The Codex Sinaiticus, which contains the oldest complete copy of the New Testament, is now online. Here is some more about it:

Codex Sinaiticus is one of the most important books in the world. Handwritten well over 1600 years ago, the manuscript contains the Christian Bible in Greek, including the oldest complete copy of the New Testament. Its heavily corrected text is of outstanding importance for the history of the Bible and the manuscript – the oldest substantial book to survive Antiquity – is of supreme importance for the history of the book.

Granted, it is little more than a neat thing to look at for those of us who can't read ancient Greek. But still it is really intriguing.You can find it here

Thursday, July 24, 2008

What Have you read...?

As seen at I Am Chorus
Ok now, let's see how we do. The bolded titles are those that I've read, in case you haven't seen this on some other blog already! ANd to add my own twist, italic means I have never heard of it...
1 Pride and Prejudice - Jane Austen
2 The Lord of the Rings - JRR Tolkien
3 Jane Eyre - Charlotte Bronte
4 Harry Potter series - JK Rowling
5 To Kill a Mockingbird - Harper Lee
6 The Bible (well much of it anyway...)
7 Wuthering Heights - Emily Bronte
8 Nineteen Eighty Four - George Orwell
9 His Dark Materials - Philip Pullman
10 Great Expectations - Charles Dickens
11 Little Women - Louisa M Alcott
12 Tess of the D’Urbervilles - Thomas Hardy
13 Catch 22 - Joseph Heller (but I have read another one by Heller. Can't remember the name but it was about King David)
14 Complete Works of Shakespeare
15 Rebecca - Daphne Du Maurier
16 The Hobbit - JRR Tolkien
17 Birdsong - Sebastian Faulks
18 Catcher in the Rye - JD Salinger
19 The Time Traveler’s Wife - Audrey Niffenegger
20 Middlemarch - George Eliot
21 Gone With The Wind - Margaret Mitchell
22 The Great Gatsby - F Scott Fitzgerald
23 Bleak House - Charles Dickens
24 War and Peace - Leo Tolstoy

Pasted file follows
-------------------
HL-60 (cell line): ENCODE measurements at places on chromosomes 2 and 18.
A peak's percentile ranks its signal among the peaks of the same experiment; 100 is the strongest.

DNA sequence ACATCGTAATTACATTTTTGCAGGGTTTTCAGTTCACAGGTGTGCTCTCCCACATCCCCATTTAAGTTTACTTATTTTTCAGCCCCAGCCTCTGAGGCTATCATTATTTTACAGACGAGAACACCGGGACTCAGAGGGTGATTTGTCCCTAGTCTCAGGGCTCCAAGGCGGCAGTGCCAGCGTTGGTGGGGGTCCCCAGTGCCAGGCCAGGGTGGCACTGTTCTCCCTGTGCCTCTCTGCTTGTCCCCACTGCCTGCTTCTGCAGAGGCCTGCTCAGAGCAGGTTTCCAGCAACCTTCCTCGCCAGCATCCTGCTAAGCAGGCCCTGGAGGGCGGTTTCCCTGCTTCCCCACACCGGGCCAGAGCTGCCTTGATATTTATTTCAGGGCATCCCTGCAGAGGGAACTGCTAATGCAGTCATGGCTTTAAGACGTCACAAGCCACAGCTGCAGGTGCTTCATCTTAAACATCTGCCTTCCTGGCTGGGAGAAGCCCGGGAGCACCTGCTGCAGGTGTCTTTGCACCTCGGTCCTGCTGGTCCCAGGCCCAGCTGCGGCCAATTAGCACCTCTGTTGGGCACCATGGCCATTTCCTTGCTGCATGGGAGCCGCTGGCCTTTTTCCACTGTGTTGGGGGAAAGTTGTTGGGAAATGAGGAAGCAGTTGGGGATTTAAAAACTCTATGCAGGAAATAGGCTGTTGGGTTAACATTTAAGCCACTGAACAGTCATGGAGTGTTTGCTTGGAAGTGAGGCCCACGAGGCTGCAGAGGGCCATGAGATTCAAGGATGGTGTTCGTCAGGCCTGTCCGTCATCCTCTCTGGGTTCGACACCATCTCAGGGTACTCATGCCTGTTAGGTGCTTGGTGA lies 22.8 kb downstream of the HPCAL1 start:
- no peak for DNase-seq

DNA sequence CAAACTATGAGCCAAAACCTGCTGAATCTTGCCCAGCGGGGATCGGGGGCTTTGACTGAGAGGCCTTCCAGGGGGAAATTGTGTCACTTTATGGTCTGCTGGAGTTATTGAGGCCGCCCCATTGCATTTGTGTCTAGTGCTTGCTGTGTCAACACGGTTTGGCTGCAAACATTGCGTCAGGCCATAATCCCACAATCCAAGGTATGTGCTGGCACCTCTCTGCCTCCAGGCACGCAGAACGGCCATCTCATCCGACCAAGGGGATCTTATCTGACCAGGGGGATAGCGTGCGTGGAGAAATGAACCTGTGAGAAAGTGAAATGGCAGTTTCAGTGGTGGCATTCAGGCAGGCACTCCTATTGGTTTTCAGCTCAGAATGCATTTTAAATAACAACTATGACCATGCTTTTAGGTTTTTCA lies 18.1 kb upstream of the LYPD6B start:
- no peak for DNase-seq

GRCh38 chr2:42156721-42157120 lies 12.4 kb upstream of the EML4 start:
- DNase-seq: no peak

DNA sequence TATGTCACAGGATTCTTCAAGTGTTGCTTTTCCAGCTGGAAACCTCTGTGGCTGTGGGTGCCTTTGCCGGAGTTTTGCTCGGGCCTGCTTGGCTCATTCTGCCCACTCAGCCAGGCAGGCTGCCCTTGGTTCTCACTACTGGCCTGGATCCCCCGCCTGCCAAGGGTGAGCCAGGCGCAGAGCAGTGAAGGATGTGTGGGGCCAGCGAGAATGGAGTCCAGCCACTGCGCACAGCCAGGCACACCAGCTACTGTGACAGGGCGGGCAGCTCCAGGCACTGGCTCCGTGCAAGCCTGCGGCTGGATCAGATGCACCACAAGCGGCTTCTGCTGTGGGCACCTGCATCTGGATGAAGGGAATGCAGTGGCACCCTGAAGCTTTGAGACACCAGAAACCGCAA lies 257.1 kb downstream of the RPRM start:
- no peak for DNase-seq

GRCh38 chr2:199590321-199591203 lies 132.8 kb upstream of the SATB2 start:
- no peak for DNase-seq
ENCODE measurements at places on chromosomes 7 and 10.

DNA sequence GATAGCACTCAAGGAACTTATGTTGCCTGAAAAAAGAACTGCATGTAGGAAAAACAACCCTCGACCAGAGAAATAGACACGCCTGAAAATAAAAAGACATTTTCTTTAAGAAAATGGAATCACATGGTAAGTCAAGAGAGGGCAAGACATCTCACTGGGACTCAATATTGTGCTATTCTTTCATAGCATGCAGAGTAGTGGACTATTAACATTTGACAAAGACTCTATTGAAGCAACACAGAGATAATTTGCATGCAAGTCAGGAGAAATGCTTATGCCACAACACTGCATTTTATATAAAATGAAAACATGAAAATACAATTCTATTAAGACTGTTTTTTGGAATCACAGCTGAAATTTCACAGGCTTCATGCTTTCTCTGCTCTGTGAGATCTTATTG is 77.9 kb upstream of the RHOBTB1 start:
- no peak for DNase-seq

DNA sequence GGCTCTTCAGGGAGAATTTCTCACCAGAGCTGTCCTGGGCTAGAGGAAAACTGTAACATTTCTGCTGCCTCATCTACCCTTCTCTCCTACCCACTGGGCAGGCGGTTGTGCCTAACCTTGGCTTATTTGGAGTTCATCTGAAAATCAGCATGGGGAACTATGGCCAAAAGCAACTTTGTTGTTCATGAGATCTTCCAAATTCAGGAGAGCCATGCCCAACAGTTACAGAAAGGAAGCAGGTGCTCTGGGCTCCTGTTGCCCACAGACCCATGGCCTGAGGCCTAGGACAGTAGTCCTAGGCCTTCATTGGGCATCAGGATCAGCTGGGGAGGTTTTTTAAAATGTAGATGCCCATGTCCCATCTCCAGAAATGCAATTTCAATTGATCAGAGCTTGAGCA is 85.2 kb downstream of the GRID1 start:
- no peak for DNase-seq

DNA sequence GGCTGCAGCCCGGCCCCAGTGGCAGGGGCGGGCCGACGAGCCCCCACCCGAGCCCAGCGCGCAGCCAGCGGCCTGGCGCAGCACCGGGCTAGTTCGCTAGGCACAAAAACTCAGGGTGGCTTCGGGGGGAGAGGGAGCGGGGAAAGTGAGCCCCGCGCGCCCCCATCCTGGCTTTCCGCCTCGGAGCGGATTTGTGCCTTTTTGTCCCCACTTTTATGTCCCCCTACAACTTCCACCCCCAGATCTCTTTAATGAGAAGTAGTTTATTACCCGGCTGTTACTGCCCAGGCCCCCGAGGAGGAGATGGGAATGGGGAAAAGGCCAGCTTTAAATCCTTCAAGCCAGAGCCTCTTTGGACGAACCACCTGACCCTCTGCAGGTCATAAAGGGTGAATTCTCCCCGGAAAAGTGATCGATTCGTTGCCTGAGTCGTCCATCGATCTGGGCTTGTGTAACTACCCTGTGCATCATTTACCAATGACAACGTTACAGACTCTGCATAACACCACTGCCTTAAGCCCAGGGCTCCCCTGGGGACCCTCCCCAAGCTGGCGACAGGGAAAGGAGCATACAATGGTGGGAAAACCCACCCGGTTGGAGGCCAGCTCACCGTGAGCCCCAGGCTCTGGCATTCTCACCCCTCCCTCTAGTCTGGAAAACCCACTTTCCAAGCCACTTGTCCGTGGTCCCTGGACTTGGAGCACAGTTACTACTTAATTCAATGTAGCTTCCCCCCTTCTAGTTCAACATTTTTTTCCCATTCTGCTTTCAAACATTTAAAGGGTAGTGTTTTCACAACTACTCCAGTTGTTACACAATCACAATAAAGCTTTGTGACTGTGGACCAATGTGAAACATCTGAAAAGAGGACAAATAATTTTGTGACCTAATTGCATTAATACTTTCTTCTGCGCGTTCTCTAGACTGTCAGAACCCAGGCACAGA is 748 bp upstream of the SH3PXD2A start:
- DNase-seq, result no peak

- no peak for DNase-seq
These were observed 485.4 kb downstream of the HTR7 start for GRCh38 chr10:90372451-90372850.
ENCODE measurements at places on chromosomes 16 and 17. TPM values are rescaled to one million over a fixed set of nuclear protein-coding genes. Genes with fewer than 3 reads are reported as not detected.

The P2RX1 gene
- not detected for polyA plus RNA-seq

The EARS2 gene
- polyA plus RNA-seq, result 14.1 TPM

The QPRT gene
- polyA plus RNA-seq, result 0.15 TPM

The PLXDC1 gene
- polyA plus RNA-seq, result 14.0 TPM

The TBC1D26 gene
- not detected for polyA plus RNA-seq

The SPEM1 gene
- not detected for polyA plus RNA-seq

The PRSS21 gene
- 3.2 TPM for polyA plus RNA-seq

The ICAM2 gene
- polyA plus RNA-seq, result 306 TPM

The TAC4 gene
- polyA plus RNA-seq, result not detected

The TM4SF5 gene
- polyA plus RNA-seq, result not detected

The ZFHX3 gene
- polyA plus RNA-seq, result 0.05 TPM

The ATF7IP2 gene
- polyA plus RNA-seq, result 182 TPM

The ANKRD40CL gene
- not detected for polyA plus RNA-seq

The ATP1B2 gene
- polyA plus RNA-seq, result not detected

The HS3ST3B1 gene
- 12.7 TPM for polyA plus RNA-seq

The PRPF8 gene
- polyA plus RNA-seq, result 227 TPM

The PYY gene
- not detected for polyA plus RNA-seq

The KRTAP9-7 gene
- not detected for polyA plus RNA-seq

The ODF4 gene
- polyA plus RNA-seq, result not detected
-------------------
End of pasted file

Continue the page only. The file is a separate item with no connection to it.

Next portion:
25 The Hitch Hiker’s Guide to the Galaxy - Douglas Adams (all five parts of the trilogy)
26 Brideshead Revisited - Evelyn Waugh
27 Crime and Punishment - Fyodor Dostoyevsky
28 Grapes of Wrath - John Steinbeck
29 Alice in Wonderland - Lewis Carroll (Through the Lookning Glass too)
30 The Wind in the Willows - Kenneth Grahame
31 Anna Karenina - Leo Tolstoy
32 David Copperfield - Charles Dickens
33 Chronicles of Narnia - CS Lewis
34 Emma - Jane Austen
35 Persuasion - Jane Austen
36 The Lion, The Witch and The Wardrobe - CS Lewis (wait, isn't this redundant what with #33 being the whole series?)
37 The Kite Runner - Khaled Hosseini
38 Captain Corelli’s Mandolin - Louis De Bernieres
39 Memoirs of a Geisha - Arthur Golden
40 Winnie the Pooh - AA Milne
41 Animal Farm - George Orwell
42 The Da Vinci Code - Dan Brown
43 One Hundred Years of Solitude - Gabriel Garcia Marquez
44 A Prayer for Owen Meaney - John Irving
45 The Woman in White - Wilkie Collins
46 Anne of Green Gables - LM Montgomery
47 Far From The Madding Crowd - Thomas Hardy
48 The Handmaid’s Tale - Margaret Atwood
49 Lord of the Flies - William Golding
50 Atonement - Ian McEwan
51 Life of Pi - Yann Martel
52 Dune - Frank Herbert
53 Cold Comfort Farm - Stella Gibbons
54 Sense and Sensibility - Jane Austen
55 A Suitable Boy - Vikram Seth
56 The Shadow of the Wind - Carlos Ruiz Zafon
57 A Tale Of Two Cities - Charles Dickens
58 Brave New World - Aldous Huxley
59 The Curious Incident of the Dog in the Night-time - Mark Haddon
60 Love In The Time Of Cholera - Gabriel Garcia Marquez
61 Of Mice and Men - John Steinbeck
62 Lolita - Vladimir Nabokov
63 The Secret History - Donna Tartt
64 The Lovely Bones - Alice Sebold
65 Count of Monte Cristo - Alexandre Dumas
66 On The Road - Jack Kerouac
67 Jude the Obscure - Thomas Hardy
68 Bridget Jones’s Diary - Helen Fielding
69 Midnight’s Children - Salman Rushdie
70 Moby Dick - Herman Melville
71 Oliver Twist - Charles Dickens
72 Dracula - Bram Stoker
73 The Secret Garden - Frances Hodgson Burnett
74 Notes From A Small Island - Bill Bryson
75 Ulysses - James Joyce
76 The Bell Jar - Sylvia Plath
77 Swallows and Amazons - Arthur Ransome
78 Germinal - Emile Zola
79 Vanity Fair - William Makepeace Thackeray
80 Possession - AS Byatt
81 A Christmas Carol - Charles Dickens
82 Cloud Atlas - David Mitchell
83 The Color Purple - Alice Walker
84 The Remains of the Day - Kazuo Ishiguro
85 Madame Bovary - Gustave Flaubert